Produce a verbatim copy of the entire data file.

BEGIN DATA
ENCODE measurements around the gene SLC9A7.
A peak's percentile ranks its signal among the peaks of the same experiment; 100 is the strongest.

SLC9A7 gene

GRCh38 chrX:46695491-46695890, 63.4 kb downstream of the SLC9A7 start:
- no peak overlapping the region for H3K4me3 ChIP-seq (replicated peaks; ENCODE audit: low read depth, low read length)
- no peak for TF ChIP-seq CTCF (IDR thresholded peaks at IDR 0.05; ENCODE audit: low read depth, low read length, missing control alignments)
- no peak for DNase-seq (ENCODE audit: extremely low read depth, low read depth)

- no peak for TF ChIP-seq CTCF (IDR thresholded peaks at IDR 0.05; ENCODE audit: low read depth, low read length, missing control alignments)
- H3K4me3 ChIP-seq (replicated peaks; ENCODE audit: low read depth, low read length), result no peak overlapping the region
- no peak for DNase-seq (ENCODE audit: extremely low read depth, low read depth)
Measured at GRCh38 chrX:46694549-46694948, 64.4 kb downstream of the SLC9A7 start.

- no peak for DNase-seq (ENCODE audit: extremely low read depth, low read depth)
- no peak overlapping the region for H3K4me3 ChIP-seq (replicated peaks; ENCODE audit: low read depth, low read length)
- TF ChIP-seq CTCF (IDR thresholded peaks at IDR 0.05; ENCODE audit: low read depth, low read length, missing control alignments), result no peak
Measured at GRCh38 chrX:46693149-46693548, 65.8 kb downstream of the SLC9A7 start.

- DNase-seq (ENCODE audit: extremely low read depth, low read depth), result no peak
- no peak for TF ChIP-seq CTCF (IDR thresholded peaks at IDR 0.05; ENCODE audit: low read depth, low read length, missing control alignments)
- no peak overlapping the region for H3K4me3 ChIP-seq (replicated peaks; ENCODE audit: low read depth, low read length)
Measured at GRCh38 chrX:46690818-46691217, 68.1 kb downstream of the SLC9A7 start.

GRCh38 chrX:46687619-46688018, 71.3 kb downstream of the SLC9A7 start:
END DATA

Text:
ENCODE measurements around the gene SLC9A7.
A peak's percentile ranks its signal among the peaks of the same experiment; 100 is the strongest.

SLC9A7 gene

GRCh38 chrX:46695491-46695890, 63.4 kb downstream of the SLC9A7 start:
- no peak overlapping the region for H3K4me3 ChIP-seq (replicated peaks; ENCODE audit: low read depth, low read length)
- no peak for TF ChIP-seq CTCF (IDR thresholded peaks at IDR 0.05; ENCODE audit: low read depth, low read length, missing control alignments)
- no peak for DNase-seq (ENCODE audit: extremely low read depth, low read depth)

- no peak for TF ChIP-seq CTCF (IDR thresholded peaks at IDR 0.05; ENCODE audit: low read depth, low read length, missing control alignments)
- H3K4me3 ChIP-seq (replicated peaks; ENCODE audit: low read depth, low read length), result no peak overlapping the region
- no peak for DNase-seq (ENCODE audit: extremely low read depth, low read depth)
Measured at GRCh38 chrX:46694549-46694948, 64.4 kb downstream of the SLC9A7 start.

- no peak for DNase-seq (ENCODE audit: extremely low read depth, low read depth)
- no peak overlapping the region for H3K4me3 ChIP-seq (replicated peaks; ENCODE audit: low read depth, low read length)
- TF ChIP-seq CTCF (IDR thresholded peaks at IDR 0.05; ENCODE audit: low read depth, low read length, missing control alignments), result no peak
Measured at GRCh38 chrX:46693149-46693548, 65.8 kb downstream of the SLC9A7 start.

- DNase-seq (ENCODE audit: extremely low read depth, low read depth), result no peak
- no peak for TF ChIP-seq CTCF (IDR thresholded peaks at IDR 0.05; ENCODE audit: low read depth, low read length, missing control alignments)
- no peak overlapping the region for H3K4me3 ChIP-seq (replicated peaks; ENCODE audit: low read depth, low read length)
Measured at GRCh38 chrX:46690818-46691217, 68.1 kb downstream of the SLC9A7 start.

GRCh38 chrX:46687619-46688018, 71.3 kb downstream of the SLC9A7 start: